Philippe Pierlot is unable to perform as he is on tour with Jordi Savall and Hespèrion XXI. He has entrusted you with preparing this concert — a sign of real trust.
It’s an honour and a huge responsibility to take the reins of the Ricercar Consort, especially in Belgium and at Bozar. Philippe lets me make my own choices and to be the musician I want to be. He is an unorthodox and legendary violist from whom we keep learning, especially in terms of phrasing. You don’t just learn at the conservatory, but also by performing with others. I am delighted to be part of his musical family and am fortunate to be a disciple.
How did Monsieur de Sainte-Colombe et ses filles come about?
Sainte-Colombe is a legendary musician, known mainly for having written music for several viols. He would perform this music with his two daughters during private concerts at his home. In 2016, we had the idea to make a recording where Philippe Pierlot would play the part of Sainte-Colombe, Myriam Rignol and I would play the two daughters, and Rolf Lislevand would play the lute. We also included some works by Sainte-Colombe’s contemporaries such as Louis Couperin and Chambonnières, and consort arrangements of original works for the harpsichord, which was widely done at the time.
“You don’t just learn at the conservatory, but also by performing with others.”
How did you adapt the record to the stage?
I prepared a new programme, inspired by the record. We kept the consort for three viols with lute (with the participation of Clémence Schiltz, a former student of Philippe Pierlot) as well as the French repertoire. Myriam Rignol and I had the idea of going back to the 16th century. We found it interesting to include Du Caurroy’s fantasies for three viols, which are rarely played. We also have Forqueray and his suite for three viols; it is incomplete but very beautiful. Sainte-Colombe’s La volontaire is new for me, while Caligie is a superb piece that we’ve already played with Philippe. There is, of course, Marin Marais, and also Louis Couperin, with a Passacaille for harpsichord which we transcribed for the viols.
What characterises these composers?
They are all unusual. Du Caurroy is still in the tradition of French polyphony, with three equal voices. Sainte-Colombe does not fit into a category or school. He evolved outside the court and remained impervious to the conventions of the time. He is stands out from the rest. In his music, voices constantly intertwine, responding to his own unique logic, which is neither horizontal nor vertical.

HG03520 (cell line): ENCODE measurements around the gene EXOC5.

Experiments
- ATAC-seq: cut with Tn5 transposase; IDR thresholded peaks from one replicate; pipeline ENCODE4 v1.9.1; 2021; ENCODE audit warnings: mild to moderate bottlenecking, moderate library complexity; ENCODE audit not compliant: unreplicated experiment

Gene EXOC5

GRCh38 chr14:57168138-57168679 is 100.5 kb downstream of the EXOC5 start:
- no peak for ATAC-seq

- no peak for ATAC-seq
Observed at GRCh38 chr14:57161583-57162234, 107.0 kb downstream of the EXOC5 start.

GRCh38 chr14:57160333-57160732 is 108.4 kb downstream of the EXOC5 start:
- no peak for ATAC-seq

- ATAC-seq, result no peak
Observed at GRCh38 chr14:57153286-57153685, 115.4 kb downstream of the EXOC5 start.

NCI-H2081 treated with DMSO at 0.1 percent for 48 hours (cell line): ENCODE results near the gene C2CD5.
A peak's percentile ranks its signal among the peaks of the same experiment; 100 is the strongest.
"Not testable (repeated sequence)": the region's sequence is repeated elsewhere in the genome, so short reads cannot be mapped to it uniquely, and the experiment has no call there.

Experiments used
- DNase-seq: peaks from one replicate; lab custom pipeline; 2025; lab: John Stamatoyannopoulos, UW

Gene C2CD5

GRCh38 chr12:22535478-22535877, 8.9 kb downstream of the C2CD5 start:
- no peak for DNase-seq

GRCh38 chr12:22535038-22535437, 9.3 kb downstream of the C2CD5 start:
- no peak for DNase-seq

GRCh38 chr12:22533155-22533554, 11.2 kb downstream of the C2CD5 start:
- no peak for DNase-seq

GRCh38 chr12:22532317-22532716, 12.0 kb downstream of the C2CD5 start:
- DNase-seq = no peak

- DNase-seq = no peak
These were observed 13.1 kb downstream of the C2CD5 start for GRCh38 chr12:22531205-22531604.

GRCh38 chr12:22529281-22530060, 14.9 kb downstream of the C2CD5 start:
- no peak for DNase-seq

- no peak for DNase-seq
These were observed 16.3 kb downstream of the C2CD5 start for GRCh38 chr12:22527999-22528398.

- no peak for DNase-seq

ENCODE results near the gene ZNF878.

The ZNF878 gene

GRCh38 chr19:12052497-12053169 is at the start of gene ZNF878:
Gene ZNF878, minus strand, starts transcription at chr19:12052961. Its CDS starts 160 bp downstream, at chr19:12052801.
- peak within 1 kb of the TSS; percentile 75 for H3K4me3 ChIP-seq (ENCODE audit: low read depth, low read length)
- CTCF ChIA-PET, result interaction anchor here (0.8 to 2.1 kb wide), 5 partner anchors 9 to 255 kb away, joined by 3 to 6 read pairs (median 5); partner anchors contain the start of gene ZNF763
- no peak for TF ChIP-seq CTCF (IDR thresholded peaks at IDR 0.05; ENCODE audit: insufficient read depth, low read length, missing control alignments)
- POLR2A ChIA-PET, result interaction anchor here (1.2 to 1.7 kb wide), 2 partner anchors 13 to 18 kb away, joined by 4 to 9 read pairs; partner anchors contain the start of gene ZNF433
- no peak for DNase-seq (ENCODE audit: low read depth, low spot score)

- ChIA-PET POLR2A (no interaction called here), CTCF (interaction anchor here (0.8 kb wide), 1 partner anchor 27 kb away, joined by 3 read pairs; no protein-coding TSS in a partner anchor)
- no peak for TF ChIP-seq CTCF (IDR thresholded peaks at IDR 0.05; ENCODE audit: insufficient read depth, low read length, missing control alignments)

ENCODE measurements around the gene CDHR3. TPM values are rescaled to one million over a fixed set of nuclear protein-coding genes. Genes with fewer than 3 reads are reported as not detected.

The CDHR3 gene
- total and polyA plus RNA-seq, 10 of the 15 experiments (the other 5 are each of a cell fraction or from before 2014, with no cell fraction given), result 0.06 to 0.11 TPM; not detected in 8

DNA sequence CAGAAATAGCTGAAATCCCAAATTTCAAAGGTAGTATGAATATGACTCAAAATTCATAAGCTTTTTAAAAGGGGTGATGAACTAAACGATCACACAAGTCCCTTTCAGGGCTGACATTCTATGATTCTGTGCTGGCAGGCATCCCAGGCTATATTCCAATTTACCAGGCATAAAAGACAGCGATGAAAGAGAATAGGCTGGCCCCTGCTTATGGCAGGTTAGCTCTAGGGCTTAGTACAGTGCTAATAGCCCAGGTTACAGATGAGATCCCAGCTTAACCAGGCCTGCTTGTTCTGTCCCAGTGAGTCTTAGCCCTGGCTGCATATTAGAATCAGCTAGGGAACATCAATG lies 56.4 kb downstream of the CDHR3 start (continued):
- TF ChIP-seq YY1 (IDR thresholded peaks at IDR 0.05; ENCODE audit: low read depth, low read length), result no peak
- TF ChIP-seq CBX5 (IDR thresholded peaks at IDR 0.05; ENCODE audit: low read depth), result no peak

How does this translate into music?
Sainte-Colombe makes use of all the viol’s harmonic properties. He uses melodies but also chords played individually by each musician. Sometimes he overlaps chords that are not meant to sound good together: you could even speak of clusters! This is what makes his style so unique. You end up with a very dense fabric. For Du Caurroy, on the other hand, each voice has its own range. There are very few crossovers.
“Sainte-Colombe stands out from the rest. He creates music that is totally sincere, that takes you by the guts.”
So, musical pleasure lies in this interweaving polyphony?
Absolutely, the work of the sound on the viol is the essence of this music. This is particularly the case with Sainte-Colombe, whose intimate music was never intended to please the court. His music is uncompromising, gripping and utterly heartfelt. Marin Marais, on the other hand, is a man of the court: you can feel it in his more standardised music. But it’s still marked by the pleasure of performing, and by chamber music.
We need to remember that all these composers were themselves instrumentalists. For example, Louis Couperin played the viola da gamba at the court of Louis XIV. They were all very familiar with the physical intricacies of the instrument, which gives the sound and textures a sensual quality.
Making music for a domestic setting, removed from social expectations: it is almost a political statement.
Entire legends have surrounded Sainte-Colombe, and it can sometimes be hard to distinguish fact from fiction. But even if we set aside the fictional aspect of Tous les matins du monde and its film adaptation, we are still faced with an unusual character. His music was never published; it was probably never intended for a wider audience. What’s more, his manuscripts contain many oddities, and we often don’t know if they are mistakes or deliberate quirks.
Did the film Tous les matins du monde play a role in your musical journey?
When the film came out, I was five or six and I was already playing the viol. I was lucky to grow up in a family that played period music. The viol was not an unusual instrument for me. I went to see the film — a version that my mother had forbidden me to see — and I really liked it. I listened to the film’s soundtrack, recorded by Jordi Savall, at home. I think that as a result of the film, many viola da gamba classes appeared in conservatories. Nowadays, more and more young people are taking up the instrument, sometimes at very proficient levels!
What are your other projects?
Belgium seems to suit me, since I’m currently recording a record for Alpha Classics: a trio with Olivier Fortin and Simon Pierre, in Flagey, featuring 18th century French music. I’m also preparing a new solo record featuring 17th century German music, as well as concerts around my latest record, Abel-Bach. There’s also some contemporary music, with several creations for solo viol. This work raises a whole series of questions about the specific potential of this instrument: it’s very different from early music, but it complements it well!